Frequency and severity of post-ERCP pancreatitis correlated with extent of pancreatic ductal opacification

Young Koog Cheon, Kwang Bum Cho, James L. Watkins, Lee McHenry, Evan Fogel, Stuart Sherman, Glen Lehman

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101 Citations (Scopus)

Abstract

Background: Pancreatitis is the most common complication of diagnostic and therapeutic ERCP. Almost certainly, the etiology of this pancreatitis is multifactorial. Objective: The primary objective of this study was to evaluate the relationship between the extent of pancreatic ductal opacification and the frequency of pancreatitis. Design: Retrospective study. Setting: The ERCP database at our institution was searched for prospectively collected data from 1994 to 2005. Patients and Interventions: A total of 14,331 ERCPs were included in the analysis. Patients were divided into 4 groups according to the extent of pancreatic duct opacification: group 1, no attempted opacification or failed cannulation of the pancreatic duct (n = 6739); group 2, opacification of head only (n = 845); group 3, opacification of head and body (n = 2061); and group 4, opacification to the tail (n = 4685). The incidence and severity of pancreatitis was compared between and within each group. Results: The overall pancreatitis rate was 4.0%. There was a progressively higher frequency of pancreatitis with increased extent of opacification to the pancreatic ductal system (P < .001). The overall pancreatitis severity was mild in 2.9%, moderate in 0.8%, and severe in 0.3% of cases. There was a significant difference in pancreatitis severity between patients with pancreatogram (regardless of grade of filling) and patients without pancreatogram. (P < .001). However, there was no difference in the pancreatitis severity between groups 2 to 4 (patients with pancreatogram). Age (65 years vs >65 years), sex, and type of procedure performed (diagnostic and therapeutic) were not significantly different beyond the extent of pancreatic ductal opacification. Multivariate analysis showed that suspected sphincter of Oddi dysfunction with manometry and the extent of pancreatic duct opacification were independent predictors of post-ERCP pancreatitis. Conclusions: Less filling of the pancreatic ductal system was associated with less post-ERCP pancreatitis. Before performing endoscopic retrograde pancreatography, endoscopists should carefully evaluate whether any pancreatogram or what extent of pancreatogram is needed clinically. Greater use of noninvasive pancreatography and less use of endoscopic retrograde pancreatography should decrease post-ERCP pancreatitis.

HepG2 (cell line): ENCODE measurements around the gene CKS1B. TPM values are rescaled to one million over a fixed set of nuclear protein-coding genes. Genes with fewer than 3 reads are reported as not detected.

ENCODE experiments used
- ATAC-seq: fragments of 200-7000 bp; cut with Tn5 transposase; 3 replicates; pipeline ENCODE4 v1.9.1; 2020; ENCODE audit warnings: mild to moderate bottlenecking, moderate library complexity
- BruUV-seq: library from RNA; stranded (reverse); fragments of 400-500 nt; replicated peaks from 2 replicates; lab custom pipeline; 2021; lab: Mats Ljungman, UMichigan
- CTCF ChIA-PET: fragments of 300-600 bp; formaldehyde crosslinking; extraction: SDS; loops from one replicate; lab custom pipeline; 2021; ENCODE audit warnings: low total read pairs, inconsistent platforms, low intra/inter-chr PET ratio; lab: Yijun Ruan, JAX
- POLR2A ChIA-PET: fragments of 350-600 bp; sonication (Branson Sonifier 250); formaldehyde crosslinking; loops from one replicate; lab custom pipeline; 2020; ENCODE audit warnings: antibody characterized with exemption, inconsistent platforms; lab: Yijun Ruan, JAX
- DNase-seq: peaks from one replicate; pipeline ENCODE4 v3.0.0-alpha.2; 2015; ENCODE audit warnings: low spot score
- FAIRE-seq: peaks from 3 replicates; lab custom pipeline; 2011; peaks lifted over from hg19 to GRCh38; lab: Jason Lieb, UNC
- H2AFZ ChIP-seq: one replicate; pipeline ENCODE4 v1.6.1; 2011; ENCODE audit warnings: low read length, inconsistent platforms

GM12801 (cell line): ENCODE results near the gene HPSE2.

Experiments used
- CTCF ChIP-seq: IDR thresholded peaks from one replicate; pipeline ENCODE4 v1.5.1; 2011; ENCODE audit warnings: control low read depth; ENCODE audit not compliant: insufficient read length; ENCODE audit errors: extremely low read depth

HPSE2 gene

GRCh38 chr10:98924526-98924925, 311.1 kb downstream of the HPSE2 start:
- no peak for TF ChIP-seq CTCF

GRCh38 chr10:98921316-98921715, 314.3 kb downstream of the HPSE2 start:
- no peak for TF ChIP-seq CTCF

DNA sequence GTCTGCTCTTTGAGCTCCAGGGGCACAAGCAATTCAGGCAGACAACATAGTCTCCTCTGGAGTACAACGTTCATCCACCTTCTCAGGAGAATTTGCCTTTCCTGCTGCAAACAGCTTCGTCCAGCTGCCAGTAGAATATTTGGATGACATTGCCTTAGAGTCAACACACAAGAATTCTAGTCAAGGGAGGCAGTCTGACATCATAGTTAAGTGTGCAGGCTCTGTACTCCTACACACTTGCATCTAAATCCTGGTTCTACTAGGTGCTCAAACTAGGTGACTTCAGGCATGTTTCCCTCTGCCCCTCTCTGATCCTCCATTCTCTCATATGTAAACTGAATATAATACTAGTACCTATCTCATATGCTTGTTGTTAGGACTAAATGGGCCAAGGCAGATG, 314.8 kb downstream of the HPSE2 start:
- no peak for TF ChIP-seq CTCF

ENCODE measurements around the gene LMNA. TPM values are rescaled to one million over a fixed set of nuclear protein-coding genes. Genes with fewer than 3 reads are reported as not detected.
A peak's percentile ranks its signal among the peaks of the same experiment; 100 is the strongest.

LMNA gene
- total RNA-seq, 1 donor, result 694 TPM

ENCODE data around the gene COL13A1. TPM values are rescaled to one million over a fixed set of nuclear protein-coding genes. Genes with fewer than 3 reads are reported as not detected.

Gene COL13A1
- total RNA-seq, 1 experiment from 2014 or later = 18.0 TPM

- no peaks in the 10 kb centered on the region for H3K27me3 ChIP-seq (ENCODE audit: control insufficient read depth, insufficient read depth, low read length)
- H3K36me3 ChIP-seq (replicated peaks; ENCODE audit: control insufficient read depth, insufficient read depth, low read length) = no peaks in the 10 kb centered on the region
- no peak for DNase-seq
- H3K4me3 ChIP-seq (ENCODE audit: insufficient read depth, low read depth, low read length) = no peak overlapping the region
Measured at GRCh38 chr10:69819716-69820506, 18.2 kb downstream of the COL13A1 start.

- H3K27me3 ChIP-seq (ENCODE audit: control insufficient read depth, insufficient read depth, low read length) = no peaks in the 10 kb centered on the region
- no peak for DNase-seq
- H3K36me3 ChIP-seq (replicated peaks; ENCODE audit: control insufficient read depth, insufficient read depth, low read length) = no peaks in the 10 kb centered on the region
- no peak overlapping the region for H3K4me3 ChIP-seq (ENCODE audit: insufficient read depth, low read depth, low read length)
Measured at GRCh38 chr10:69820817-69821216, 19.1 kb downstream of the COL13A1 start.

Original languageEnglish
Pages (from-to)385-393
Number of pages9
JournalGastrointestinal Endoscopy
Volume65
Issue number3
DOIs
StatePublished - Mar 2007

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Endoscopic Retrograde Cholangiopancreatography
Pancreatitis
Pancreatic Ducts
Sphincter of Oddi Dysfunction
Head
Manometry
Catheterization
Multivariate Analysis
Retrospective Studies
Databases
Incidence
Therapeutics

ASJC Scopus subject areas

  • Gastroenterology

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Frequency and severity of post-ERCP pancreatitis correlated with extent of pancreatic ductal opacification. / Cheon, Young Koog; Cho, Kwang Bum; Watkins, James L.; McHenry, Lee; Fogel, Evan; Sherman, Stuart; Lehman, Glen.

In: Gastrointestinal Endoscopy, Vol. 65, No. 3, 03.2007, p. 385-393.

Research output: Contribution to journalArticle

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abstract = "Background: Pancreatitis is the most common complication of diagnostic and therapeutic ERCP. Almost certainly, the etiology of this pancreatitis is multifactorial. Objective: The primary objective of this study was to evaluate the relationship between the extent of pancreatic ductal opacification and the frequency of pancreatitis. Design: Retrospective study. Setting: The ERCP database at our institution was searched for prospectively collected data from 1994 to 2005. Patients and Interventions: A total of 14,331 ERCPs were included in the analysis. Patients were divided into 4 groups according to the extent of pancreatic duct opacification: group 1, no attempted opacification or failed cannulation of the pancreatic duct (n = 6739); group 2, opacification of head only (n = 845); group 3, opacification of head and body (n = 2061); and group 4, opacification to the tail (n = 4685). The incidence and severity of pancreatitis was compared between and within each group. Results: The overall pancreatitis rate was 4.0{\%}. There was a progressively higher frequency of pancreatitis with increased extent of opacification to the pancreatic ductal system (P < .001). The overall pancreatitis severity was mild in 2.9{\%}, moderate in 0.8{\%}, and severe in 0.3{\%} of cases. There was a significant difference in pancreatitis severity between patients with pancreatogram (regardless of grade of filling) and patients without pancreatogram. (P < .001). However, there was no difference in the pancreatitis severity between groups 2 to 4 (patients with pancreatogram). Age (65 years vs >65 years), sex, and type of procedure performed (diagnostic and therapeutic) were not significantly different beyond the extent of pancreatic ductal opacification. Multivariate analysis showed that suspected sphincter of Oddi dysfunction with manometry and the extent of pancreatic duct opacification were independent predictors of post-ERCP pancreatitis. Conclusions: Less filling of the pancreatic ductal system was associated with less post-ERCP pancreatitis. Before performing endoscopic retrograde pancreatography, endoscopists should carefully evaluate whether any pancreatogram or what extent of pancreatogram is needed clinically. Greater use of noninvasive pancreatography and less use of endoscopic retrograde pancreatography should decrease post-ERCP pancreatitis.",